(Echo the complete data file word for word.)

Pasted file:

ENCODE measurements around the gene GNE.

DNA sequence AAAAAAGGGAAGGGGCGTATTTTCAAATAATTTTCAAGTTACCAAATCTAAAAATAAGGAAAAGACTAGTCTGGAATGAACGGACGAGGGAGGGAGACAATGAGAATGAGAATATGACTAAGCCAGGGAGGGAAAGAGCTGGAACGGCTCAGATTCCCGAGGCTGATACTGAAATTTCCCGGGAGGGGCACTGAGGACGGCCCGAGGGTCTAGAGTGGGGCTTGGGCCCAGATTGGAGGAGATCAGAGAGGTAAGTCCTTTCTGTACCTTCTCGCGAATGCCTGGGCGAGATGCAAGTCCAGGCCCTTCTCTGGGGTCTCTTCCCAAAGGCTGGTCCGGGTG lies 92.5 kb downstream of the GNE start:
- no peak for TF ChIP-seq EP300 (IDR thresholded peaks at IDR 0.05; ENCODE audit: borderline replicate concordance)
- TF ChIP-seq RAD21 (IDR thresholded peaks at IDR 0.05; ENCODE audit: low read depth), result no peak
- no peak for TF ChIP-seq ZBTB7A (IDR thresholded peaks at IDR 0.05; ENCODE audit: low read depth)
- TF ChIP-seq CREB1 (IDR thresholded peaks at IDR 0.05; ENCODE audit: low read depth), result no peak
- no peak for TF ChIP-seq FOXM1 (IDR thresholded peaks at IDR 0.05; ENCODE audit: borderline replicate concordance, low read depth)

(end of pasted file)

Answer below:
ENCODE measurements around the gene GNE.

DNA sequence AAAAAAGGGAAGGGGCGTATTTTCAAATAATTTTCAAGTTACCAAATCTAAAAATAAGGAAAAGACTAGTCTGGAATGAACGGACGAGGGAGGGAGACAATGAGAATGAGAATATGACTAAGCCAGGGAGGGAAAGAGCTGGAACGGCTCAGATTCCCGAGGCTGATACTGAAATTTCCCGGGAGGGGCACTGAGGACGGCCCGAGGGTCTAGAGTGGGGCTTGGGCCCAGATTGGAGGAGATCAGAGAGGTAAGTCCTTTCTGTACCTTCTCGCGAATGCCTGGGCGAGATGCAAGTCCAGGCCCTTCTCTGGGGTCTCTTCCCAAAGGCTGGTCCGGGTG lies 92.5 kb downstream of the GNE start:
- no peak for TF ChIP-seq EP300 (IDR thresholded peaks at IDR 0.05; ENCODE audit: borderline replicate concordance)
- TF ChIP-seq RAD21 (IDR thresholded peaks at IDR 0.05; ENCODE audit: low read depth), result no peak
- no peak for TF ChIP-seq ZBTB7A (IDR thresholded peaks at IDR 0.05; ENCODE audit: low read depth)
- TF ChIP-seq CREB1 (IDR thresholded peaks at IDR 0.05; ENCODE audit: low read depth), result no peak
- no peak for TF ChIP-seq FOXM1 (IDR thresholded peaks at IDR 0.05; ENCODE audit: borderline replicate concordance, low read depth)